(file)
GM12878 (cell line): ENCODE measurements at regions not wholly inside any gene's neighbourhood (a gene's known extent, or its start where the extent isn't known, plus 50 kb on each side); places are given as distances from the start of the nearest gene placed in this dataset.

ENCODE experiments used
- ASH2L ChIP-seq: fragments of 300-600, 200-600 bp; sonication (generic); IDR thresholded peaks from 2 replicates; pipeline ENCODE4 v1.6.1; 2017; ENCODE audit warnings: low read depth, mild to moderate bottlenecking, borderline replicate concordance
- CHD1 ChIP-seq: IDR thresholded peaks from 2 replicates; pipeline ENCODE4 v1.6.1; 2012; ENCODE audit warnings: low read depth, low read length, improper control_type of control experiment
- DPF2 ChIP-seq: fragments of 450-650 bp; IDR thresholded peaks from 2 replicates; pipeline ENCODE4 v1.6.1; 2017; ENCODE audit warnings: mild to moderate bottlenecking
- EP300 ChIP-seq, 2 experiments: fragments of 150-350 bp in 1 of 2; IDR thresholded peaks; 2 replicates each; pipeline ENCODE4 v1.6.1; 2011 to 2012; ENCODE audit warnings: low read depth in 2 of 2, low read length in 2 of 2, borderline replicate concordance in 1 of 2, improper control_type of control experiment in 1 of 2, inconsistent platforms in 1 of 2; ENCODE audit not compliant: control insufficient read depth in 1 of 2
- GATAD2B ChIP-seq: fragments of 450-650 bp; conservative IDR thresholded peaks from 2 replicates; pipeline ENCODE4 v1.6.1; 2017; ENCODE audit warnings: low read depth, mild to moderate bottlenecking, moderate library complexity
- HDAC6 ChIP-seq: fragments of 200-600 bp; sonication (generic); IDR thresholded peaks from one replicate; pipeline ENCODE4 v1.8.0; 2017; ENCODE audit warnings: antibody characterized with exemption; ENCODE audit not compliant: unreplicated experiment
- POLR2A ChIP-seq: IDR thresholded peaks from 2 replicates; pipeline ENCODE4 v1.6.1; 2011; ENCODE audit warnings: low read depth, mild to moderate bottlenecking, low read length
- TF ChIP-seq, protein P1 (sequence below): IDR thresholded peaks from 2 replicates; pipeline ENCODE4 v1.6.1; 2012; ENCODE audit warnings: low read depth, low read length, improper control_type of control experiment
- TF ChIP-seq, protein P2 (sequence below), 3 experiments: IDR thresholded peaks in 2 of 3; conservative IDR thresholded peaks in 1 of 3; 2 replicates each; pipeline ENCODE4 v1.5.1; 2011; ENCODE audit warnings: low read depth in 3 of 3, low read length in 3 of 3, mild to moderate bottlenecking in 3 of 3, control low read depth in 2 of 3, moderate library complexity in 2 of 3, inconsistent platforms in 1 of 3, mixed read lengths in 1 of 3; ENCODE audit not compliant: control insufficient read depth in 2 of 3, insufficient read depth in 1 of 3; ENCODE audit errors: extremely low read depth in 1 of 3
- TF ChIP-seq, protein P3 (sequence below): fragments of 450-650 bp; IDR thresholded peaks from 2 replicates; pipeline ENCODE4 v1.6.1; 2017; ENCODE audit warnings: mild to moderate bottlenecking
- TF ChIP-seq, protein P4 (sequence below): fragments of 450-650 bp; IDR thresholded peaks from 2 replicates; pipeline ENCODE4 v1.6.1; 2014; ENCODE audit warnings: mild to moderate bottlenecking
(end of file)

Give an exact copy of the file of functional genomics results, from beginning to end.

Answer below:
GM12878 (cell line): ENCODE measurements at regions not wholly inside any gene's neighbourhood (a gene's known extent, or its start where the extent isn't known, plus 50 kb on each side); places are given as distances from the start of the nearest gene placed in this dataset.

ENCODE experiments used
- ASH2L ChIP-seq: fragments of 300-600, 200-600 bp; sonication (generic); IDR thresholded peaks from 2 replicates; pipeline ENCODE4 v1.6.1; 2017; ENCODE audit warnings: low read depth, mild to moderate bottlenecking, borderline replicate concordance
- CHD1 ChIP-seq: IDR thresholded peaks from 2 replicates; pipeline ENCODE4 v1.6.1; 2012; ENCODE audit warnings: low read depth, low read length, improper control_type of control experiment
- DPF2 ChIP-seq: fragments of 450-650 bp; IDR thresholded peaks from 2 replicates; pipeline ENCODE4 v1.6.1; 2017; ENCODE audit warnings: mild to moderate bottlenecking
- EP300 ChIP-seq, 2 experiments: fragments of 150-350 bp in 1 of 2; IDR thresholded peaks; 2 replicates each; pipeline ENCODE4 v1.6.1; 2011 to 2012; ENCODE audit warnings: low read depth in 2 of 2, low read length in 2 of 2, borderline replicate concordance in 1 of 2, improper control_type of control experiment in 1 of 2, inconsistent platforms in 1 of 2; ENCODE audit not compliant: control insufficient read depth in 1 of 2
- GATAD2B ChIP-seq: fragments of 450-650 bp; conservative IDR thresholded peaks from 2 replicates; pipeline ENCODE4 v1.6.1; 2017; ENCODE audit warnings: low read depth, mild to moderate bottlenecking, moderate library complexity
- HDAC6 ChIP-seq: fragments of 200-600 bp; sonication (generic); IDR thresholded peaks from one replicate; pipeline ENCODE4 v1.8.0; 2017; ENCODE audit warnings: antibody characterized with exemption; ENCODE audit not compliant: unreplicated experiment
- POLR2A ChIP-seq: IDR thresholded peaks from 2 replicates; pipeline ENCODE4 v1.6.1; 2011; ENCODE audit warnings: low read depth, mild to moderate bottlenecking, low read length
- TF ChIP-seq, protein P1 (sequence below): IDR thresholded peaks from 2 replicates; pipeline ENCODE4 v1.6.1; 2012; ENCODE audit warnings: low read depth, low read length, improper control_type of control experiment
- TF ChIP-seq, protein P2 (sequence below), 3 experiments: IDR thresholded peaks in 2 of 3; conservative IDR thresholded peaks in 1 of 3; 2 replicates each; pipeline ENCODE4 v1.5.1; 2011; ENCODE audit warnings: low read depth in 3 of 3, low read length in 3 of 3, mild to moderate bottlenecking in 3 of 3, control low read depth in 2 of 3, moderate library complexity in 2 of 3, inconsistent platforms in 1 of 3, mixed read lengths in 1 of 3; ENCODE audit not compliant: control insufficient read depth in 2 of 3, insufficient read depth in 1 of 3; ENCODE audit errors: extremely low read depth in 1 of 3
- TF ChIP-seq, protein P3 (sequence below): fragments of 450-650 bp; IDR thresholded peaks from 2 replicates; pipeline ENCODE4 v1.6.1; 2017; ENCODE audit warnings: mild to moderate bottlenecking
- TF ChIP-seq, protein P4 (sequence below): fragments of 450-650 bp; IDR thresholded peaks from 2 replicates; pipeline ENCODE4 v1.6.1; 2014; ENCODE audit warnings: mild to moderate bottlenecking